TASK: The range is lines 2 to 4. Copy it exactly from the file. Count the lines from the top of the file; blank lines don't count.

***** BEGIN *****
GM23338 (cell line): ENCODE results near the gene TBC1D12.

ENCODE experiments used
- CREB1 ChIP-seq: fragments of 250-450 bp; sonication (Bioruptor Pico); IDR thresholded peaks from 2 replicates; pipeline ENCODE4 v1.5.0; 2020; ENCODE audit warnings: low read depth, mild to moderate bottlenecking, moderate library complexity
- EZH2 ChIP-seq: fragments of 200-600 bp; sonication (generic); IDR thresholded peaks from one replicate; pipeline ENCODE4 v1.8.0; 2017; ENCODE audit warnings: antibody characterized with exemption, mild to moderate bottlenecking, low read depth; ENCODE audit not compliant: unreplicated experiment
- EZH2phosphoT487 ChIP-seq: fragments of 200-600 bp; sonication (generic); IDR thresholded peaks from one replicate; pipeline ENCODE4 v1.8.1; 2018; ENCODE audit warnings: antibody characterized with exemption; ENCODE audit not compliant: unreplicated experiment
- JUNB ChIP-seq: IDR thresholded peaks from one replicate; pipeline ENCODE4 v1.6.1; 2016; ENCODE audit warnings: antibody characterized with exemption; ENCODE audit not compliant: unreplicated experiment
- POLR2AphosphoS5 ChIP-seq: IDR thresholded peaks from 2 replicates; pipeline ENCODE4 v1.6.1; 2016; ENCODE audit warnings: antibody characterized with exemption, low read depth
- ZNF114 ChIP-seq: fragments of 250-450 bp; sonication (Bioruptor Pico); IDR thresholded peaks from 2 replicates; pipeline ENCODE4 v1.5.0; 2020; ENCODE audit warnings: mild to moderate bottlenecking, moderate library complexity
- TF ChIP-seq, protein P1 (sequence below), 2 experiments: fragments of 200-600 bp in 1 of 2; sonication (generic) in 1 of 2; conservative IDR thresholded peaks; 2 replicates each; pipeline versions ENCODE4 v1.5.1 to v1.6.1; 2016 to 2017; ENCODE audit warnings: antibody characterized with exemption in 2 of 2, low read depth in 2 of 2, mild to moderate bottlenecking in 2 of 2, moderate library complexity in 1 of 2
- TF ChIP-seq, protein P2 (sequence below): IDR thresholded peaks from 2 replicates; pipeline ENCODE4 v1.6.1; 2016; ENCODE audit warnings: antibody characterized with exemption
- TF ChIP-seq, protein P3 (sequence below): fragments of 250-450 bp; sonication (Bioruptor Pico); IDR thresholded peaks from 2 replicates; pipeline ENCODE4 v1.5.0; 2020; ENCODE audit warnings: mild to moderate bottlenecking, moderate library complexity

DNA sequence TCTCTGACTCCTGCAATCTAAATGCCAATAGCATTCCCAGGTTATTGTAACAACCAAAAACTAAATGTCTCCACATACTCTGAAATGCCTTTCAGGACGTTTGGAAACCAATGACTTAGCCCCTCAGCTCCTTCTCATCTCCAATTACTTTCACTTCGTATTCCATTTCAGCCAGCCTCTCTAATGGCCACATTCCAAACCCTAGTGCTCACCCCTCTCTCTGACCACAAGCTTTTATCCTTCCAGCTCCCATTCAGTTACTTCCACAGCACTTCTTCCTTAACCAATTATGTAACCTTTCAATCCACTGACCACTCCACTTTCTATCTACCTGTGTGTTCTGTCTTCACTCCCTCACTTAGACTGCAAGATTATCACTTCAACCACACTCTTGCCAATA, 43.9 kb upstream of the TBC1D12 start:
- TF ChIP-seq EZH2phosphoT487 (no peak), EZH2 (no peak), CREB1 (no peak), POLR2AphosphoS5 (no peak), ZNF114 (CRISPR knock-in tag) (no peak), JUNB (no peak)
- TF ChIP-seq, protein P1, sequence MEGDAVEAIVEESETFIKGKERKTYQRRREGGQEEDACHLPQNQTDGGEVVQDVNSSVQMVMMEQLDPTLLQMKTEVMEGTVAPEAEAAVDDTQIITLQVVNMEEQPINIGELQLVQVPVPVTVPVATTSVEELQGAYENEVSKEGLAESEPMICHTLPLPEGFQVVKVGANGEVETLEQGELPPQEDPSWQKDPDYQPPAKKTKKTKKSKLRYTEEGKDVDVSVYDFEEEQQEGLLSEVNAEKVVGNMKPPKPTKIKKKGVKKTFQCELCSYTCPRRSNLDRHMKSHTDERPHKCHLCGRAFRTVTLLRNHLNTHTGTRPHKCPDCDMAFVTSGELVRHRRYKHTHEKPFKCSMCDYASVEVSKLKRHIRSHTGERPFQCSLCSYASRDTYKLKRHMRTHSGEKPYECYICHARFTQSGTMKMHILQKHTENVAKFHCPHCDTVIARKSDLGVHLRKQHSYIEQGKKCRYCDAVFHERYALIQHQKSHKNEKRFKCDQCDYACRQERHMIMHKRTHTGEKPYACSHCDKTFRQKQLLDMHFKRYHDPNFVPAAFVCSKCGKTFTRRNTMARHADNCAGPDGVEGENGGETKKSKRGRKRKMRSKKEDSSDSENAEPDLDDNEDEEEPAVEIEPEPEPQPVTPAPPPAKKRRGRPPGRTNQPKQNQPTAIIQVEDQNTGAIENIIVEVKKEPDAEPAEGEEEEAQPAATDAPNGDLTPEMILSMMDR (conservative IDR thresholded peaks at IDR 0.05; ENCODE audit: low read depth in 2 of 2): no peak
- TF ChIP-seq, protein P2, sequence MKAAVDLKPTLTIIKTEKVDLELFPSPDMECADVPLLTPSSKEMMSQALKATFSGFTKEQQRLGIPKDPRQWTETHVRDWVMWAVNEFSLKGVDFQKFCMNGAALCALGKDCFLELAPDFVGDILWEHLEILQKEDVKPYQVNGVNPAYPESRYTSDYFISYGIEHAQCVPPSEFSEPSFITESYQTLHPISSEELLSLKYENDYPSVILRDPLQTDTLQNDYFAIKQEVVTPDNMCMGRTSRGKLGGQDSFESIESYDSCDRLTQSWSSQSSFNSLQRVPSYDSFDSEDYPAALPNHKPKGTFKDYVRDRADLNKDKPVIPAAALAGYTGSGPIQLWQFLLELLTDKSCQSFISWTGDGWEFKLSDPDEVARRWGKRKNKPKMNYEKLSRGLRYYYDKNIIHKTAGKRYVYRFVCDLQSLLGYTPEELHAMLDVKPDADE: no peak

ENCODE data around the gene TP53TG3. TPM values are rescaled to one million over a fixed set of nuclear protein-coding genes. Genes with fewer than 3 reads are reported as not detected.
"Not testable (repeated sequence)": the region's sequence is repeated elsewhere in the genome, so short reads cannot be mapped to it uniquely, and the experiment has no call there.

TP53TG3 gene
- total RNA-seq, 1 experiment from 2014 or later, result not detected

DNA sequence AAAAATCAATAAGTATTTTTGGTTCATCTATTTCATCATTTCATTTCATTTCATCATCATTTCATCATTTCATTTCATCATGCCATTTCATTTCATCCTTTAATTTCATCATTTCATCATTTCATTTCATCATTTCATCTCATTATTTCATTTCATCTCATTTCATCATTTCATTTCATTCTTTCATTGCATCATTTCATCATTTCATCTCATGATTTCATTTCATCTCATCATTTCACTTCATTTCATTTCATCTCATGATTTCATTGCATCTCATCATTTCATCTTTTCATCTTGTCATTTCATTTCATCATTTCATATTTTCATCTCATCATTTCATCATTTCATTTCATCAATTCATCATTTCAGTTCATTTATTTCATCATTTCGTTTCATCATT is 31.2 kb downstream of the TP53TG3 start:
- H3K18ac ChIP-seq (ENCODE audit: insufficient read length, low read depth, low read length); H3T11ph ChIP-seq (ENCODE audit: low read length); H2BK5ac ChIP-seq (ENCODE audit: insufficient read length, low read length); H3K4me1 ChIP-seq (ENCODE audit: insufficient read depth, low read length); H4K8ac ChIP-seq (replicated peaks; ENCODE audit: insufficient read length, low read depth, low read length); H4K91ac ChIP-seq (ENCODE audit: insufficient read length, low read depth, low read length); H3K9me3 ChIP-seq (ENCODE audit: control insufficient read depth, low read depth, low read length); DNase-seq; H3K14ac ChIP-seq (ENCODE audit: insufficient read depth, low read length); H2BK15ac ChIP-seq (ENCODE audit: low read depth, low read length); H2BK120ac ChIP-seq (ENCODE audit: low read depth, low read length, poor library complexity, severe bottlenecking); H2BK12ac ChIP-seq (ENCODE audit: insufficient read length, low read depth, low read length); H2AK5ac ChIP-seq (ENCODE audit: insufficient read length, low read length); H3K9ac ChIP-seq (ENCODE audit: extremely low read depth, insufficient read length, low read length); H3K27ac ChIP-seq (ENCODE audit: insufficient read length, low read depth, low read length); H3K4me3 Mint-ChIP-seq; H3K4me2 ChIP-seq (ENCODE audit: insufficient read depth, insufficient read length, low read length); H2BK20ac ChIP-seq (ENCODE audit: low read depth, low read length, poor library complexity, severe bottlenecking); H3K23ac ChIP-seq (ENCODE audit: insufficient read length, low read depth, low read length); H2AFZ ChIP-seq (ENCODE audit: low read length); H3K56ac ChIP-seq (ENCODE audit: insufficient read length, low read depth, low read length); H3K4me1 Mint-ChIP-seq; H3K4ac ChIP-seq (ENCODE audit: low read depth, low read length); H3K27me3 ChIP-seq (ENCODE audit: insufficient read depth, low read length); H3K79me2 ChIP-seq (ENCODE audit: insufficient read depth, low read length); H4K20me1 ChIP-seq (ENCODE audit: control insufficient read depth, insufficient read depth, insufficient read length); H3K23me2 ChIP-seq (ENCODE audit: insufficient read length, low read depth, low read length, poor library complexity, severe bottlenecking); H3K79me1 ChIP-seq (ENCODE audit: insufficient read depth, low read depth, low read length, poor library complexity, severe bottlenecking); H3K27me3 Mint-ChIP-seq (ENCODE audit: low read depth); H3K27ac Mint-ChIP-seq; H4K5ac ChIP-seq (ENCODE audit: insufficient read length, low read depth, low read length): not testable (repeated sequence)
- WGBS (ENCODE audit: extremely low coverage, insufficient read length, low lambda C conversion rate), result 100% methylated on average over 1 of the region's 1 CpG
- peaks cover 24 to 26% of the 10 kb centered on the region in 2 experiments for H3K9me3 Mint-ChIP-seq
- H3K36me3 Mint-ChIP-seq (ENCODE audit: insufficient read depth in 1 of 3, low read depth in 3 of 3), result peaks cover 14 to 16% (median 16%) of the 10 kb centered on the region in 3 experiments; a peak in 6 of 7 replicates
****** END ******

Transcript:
ENCODE experiments used
- CREB1 ChIP-seq: fragments of 250-450 bp; sonication (Bioruptor Pico); IDR thresholded peaks from 2 replicates; pipeline ENCODE4 v1.5.0; 2020; ENCODE audit warnings: low read depth, mild to moderate bottlenecking, moderate library complexity
- EZH2 ChIP-seq: fragments of 200-600 bp; sonication (generic); IDR thresholded peaks from one replicate; pipeline ENCODE4 v1.8.0; 2017; ENCODE audit warnings: antibody characterized with exemption, mild to moderate bottlenecking, low read depth; ENCODE audit not compliant: unreplicated experiment